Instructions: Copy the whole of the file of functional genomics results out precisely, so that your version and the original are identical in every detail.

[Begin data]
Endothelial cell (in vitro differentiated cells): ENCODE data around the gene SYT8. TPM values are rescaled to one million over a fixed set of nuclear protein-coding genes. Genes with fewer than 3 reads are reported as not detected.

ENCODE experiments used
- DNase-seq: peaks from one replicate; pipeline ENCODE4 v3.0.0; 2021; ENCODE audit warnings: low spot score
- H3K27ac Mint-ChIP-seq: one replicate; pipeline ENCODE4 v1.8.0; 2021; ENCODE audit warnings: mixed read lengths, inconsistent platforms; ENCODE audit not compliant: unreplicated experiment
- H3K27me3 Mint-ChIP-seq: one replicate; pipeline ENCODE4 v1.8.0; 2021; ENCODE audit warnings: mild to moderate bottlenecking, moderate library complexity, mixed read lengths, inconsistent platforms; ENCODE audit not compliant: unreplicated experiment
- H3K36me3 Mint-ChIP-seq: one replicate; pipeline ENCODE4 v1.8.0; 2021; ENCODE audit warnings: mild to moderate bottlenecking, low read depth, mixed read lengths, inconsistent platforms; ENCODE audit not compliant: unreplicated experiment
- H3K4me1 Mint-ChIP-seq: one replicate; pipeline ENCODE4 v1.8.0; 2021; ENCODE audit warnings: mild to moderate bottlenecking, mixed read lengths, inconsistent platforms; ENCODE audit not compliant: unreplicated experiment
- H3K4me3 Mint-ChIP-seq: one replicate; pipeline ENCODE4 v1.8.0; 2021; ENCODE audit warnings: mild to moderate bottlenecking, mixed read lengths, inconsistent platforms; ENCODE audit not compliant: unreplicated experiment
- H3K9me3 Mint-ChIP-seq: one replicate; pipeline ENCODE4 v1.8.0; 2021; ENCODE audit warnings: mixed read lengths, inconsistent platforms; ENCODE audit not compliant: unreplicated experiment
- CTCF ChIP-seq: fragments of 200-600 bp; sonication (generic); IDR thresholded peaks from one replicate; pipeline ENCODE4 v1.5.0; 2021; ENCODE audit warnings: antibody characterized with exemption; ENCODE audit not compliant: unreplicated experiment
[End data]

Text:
Endothelial cell (in vitro differentiated cells): ENCODE data around the gene SYT8. TPM values are rescaled to one million over a fixed set of nuclear protein-coding genes. Genes with fewer than 3 reads are reported as not detected.

ENCODE experiments used
- DNase-seq: peaks from one replicate; pipeline ENCODE4 v3.0.0; 2021; ENCODE audit warnings: low spot score
- H3K27ac Mint-ChIP-seq: one replicate; pipeline ENCODE4 v1.8.0; 2021; ENCODE audit warnings: mixed read lengths, inconsistent platforms; ENCODE audit not compliant: unreplicated experiment
- H3K27me3 Mint-ChIP-seq: one replicate; pipeline ENCODE4 v1.8.0; 2021; ENCODE audit warnings: mild to moderate bottlenecking, moderate library complexity, mixed read lengths, inconsistent platforms; ENCODE audit not compliant: unreplicated experiment
- H3K36me3 Mint-ChIP-seq: one replicate; pipeline ENCODE4 v1.8.0; 2021; ENCODE audit warnings: mild to moderate bottlenecking, low read depth, mixed read lengths, inconsistent platforms; ENCODE audit not compliant: unreplicated experiment
- H3K4me1 Mint-ChIP-seq: one replicate; pipeline ENCODE4 v1.8.0; 2021; ENCODE audit warnings: mild to moderate bottlenecking, mixed read lengths, inconsistent platforms; ENCODE audit not compliant: unreplicated experiment
- H3K4me3 Mint-ChIP-seq: one replicate; pipeline ENCODE4 v1.8.0; 2021; ENCODE audit warnings: mild to moderate bottlenecking, mixed read lengths, inconsistent platforms; ENCODE audit not compliant: unreplicated experiment
- H3K9me3 Mint-ChIP-seq: one replicate; pipeline ENCODE4 v1.8.0; 2021; ENCODE audit warnings: mixed read lengths, inconsistent platforms; ENCODE audit not compliant: unreplicated experiment
- CTCF ChIP-seq: fragments of 200-600 bp; sonication (generic); IDR thresholded peaks from one replicate; pipeline ENCODE4 v1.5.0; 2021; ENCODE audit warnings: antibody characterized with exemption; ENCODE audit not compliant: unreplicated experiment